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Onishenko tired of pouring Borjomi2011-09-22 14:50
The saga about Georgian wines and mineral waters returning to the Russian market now looks more like a boring Mexican soap opera with the protagonist trying to get back home for a hundred of series. And a tired viewer, i.e. Gennady Onishenko in this case, wants to kick this slowcoach. On the whole (don't laugh), Georgian companies are not in a hurry to meet demands in order to bring wines and waters back to the Russian market.
The story of Georgian wines and waters slowly moving from the political to economic sphere and back is taking a new turn. Gennady Onishenko, head of Russian agency for health and consumer rights, chief sanitary doctor of Russia, seems to be sick and tired of verbosity around Borjomi's return to the Russian market thinking that it's high time Georgian businesses pass from words to deeds.
Otherwise it makes no sense: we have heard tons of words and assurances and the result is zero. Wine and water shipments are on the point of being resumed, as alleged, but for some reason Georgian businessmen refuse to carry out technical procedures required to access the Russian market.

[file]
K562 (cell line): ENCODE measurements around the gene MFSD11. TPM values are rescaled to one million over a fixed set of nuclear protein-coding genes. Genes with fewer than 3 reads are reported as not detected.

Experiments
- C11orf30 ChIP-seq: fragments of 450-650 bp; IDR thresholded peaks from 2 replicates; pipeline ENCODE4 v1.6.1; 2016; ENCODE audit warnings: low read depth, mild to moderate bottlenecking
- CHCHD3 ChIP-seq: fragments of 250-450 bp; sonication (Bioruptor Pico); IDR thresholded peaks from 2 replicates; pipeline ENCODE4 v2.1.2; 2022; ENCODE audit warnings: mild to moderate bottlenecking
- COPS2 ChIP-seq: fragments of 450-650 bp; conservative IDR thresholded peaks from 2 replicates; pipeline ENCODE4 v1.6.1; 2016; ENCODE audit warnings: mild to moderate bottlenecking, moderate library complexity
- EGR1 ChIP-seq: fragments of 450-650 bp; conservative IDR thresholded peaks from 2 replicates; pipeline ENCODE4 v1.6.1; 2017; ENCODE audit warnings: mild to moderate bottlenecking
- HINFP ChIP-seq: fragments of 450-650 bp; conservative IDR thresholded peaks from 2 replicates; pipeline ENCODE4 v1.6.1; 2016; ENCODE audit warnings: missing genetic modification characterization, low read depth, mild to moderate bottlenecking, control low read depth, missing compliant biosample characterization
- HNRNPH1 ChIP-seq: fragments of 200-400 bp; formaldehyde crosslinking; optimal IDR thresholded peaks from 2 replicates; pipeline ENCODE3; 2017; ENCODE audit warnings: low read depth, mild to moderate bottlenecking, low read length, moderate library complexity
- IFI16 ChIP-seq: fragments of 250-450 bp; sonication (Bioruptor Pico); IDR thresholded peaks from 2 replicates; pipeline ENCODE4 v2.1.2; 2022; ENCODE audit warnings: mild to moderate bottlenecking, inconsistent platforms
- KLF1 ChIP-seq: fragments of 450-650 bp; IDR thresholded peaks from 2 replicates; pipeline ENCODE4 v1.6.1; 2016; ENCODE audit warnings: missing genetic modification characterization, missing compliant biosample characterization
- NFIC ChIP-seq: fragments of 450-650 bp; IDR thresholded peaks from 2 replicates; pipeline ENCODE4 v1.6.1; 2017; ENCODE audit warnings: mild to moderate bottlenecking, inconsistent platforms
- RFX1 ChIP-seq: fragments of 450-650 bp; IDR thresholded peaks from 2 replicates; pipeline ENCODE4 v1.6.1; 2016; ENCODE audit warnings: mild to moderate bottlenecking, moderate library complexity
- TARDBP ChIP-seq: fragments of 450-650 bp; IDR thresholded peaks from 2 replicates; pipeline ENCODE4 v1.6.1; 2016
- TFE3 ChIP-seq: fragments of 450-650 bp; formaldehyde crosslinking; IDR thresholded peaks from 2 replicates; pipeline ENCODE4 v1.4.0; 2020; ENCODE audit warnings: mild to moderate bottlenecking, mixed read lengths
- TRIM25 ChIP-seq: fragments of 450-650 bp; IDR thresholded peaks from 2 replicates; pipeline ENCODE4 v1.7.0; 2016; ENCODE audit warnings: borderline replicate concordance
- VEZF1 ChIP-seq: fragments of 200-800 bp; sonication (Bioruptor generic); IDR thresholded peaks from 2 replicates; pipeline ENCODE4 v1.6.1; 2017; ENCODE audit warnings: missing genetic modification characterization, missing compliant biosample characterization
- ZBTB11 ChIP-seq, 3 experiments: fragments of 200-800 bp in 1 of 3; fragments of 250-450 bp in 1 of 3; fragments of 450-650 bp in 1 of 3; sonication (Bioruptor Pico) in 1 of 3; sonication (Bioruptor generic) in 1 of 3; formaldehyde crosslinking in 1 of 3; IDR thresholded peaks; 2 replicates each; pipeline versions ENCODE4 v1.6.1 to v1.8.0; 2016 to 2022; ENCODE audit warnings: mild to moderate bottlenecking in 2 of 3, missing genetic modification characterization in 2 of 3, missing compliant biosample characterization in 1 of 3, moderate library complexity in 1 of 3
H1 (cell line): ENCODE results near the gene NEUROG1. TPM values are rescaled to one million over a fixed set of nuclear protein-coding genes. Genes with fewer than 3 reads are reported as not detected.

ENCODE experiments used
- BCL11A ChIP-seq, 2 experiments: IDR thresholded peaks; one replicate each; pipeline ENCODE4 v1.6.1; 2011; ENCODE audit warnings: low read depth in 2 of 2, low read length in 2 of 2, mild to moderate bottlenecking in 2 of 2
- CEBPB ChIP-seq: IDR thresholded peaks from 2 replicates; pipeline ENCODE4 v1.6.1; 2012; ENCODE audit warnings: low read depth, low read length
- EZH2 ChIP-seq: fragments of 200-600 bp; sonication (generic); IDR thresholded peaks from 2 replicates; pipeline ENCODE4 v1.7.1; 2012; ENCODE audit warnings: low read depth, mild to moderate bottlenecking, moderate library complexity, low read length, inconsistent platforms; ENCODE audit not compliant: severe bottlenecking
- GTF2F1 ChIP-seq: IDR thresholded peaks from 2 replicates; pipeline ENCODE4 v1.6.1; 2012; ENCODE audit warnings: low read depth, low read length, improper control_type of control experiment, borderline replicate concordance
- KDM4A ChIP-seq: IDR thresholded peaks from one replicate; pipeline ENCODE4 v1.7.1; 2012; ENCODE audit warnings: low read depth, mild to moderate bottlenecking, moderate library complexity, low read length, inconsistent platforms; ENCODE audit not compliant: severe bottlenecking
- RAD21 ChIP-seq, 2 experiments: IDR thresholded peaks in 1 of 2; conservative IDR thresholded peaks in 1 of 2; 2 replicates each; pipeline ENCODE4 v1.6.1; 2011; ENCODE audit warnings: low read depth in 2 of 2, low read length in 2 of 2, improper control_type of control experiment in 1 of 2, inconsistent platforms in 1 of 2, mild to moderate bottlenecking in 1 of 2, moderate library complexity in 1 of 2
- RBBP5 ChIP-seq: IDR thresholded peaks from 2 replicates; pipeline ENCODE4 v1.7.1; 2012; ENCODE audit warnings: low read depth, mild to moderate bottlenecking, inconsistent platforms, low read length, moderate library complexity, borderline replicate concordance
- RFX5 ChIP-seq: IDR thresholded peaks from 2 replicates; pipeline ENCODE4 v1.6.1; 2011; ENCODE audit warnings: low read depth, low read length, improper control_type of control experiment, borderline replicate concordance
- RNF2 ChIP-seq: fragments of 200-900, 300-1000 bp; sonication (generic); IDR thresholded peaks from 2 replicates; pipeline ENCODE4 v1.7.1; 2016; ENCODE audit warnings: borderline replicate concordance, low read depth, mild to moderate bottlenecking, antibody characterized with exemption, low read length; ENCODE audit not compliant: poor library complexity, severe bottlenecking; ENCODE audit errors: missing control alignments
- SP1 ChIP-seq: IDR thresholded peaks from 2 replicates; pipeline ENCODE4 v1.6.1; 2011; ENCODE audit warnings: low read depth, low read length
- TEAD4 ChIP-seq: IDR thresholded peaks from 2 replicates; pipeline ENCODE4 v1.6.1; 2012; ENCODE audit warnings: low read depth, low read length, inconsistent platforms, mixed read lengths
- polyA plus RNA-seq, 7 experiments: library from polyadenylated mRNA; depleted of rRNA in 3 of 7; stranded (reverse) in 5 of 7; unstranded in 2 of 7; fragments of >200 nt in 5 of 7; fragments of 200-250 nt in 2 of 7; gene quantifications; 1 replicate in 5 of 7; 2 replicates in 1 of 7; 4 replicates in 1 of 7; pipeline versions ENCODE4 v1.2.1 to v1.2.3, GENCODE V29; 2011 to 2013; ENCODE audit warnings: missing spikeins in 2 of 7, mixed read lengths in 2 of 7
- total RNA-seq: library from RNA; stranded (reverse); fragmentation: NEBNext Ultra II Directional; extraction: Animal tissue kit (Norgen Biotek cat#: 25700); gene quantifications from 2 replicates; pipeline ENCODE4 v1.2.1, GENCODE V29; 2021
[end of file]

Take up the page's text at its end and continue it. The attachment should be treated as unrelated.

"Three companies - exclusive suppliers, as they define themselves, - are trying to hold talks. With two of them we have already met reminding them terms to complete all procedures (in view of the return to the Russian market - ed), - Onishenko said referring to talks on mineral water shipments to Russia. - But we see no progress on submission of technical documents".
The situation with Georgian wines is the same. Despite a much better quality comparing to old times when Kindzmarauli and Hvanchkara were sold in every Russian store, Georgian businessmen are not in a hurry to confirm their readiness to return. Onishenko got bored with this Estonian style of work and came up with rather harsh statements.
"Let's stop playing suicide chess. If they want, they are welcome on our market. But they must understand that terms will be rigid", - head of Rospotrebnadzor said adding: Georgian businessmen must realize that Russia can easily do without Borjomi or Kindzmarauli. "We don't suffer a deficit", - he said however hard it may sound to Georgian winemakers. Yet, he is right. The assortment of good and moderately priced wines is immense in Russia. Besides, Narzan, Baghiatta and Essentuki are a wonderful substitution for Borjomi.